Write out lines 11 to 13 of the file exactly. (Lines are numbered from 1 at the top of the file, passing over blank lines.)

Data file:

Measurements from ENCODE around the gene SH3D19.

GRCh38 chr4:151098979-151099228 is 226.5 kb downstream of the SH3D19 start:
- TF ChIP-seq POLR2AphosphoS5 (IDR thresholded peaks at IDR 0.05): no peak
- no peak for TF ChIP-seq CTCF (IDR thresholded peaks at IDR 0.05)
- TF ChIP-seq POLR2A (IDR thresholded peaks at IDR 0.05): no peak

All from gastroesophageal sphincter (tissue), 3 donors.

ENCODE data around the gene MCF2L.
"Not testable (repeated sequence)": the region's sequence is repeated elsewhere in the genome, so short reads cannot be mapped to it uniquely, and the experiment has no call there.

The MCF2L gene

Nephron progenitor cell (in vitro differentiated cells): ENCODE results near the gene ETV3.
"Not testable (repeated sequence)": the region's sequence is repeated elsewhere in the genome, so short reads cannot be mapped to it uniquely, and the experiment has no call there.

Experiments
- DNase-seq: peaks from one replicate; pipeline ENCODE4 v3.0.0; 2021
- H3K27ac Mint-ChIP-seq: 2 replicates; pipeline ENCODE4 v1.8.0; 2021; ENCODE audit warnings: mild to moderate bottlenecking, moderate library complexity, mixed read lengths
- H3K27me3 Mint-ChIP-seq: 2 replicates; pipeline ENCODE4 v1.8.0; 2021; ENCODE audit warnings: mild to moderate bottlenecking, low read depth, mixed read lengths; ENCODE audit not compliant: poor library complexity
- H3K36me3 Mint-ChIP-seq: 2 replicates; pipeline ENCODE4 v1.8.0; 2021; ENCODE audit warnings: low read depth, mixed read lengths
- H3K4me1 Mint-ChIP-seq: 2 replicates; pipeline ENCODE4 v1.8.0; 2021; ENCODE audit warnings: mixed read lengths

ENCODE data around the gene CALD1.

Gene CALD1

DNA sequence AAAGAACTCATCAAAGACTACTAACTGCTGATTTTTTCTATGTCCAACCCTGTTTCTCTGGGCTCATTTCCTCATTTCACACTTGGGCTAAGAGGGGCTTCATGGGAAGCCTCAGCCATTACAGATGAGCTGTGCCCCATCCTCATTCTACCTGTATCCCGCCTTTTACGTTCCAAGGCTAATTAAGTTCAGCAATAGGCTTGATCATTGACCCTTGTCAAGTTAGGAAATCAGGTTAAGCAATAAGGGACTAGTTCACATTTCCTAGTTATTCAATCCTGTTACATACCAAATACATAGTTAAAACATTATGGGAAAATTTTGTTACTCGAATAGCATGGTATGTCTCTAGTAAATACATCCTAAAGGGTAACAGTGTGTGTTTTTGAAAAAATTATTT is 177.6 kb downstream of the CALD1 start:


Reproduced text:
"Not testable (repeated sequence)": the region's sequence is repeated elsewhere in the genome, so short reads cannot be mapped to it uniquely, and the experiment has no call there.

Experiments
- DNase-seq: peaks from one replicate; pipeline ENCODE4 v3.0.0; 2021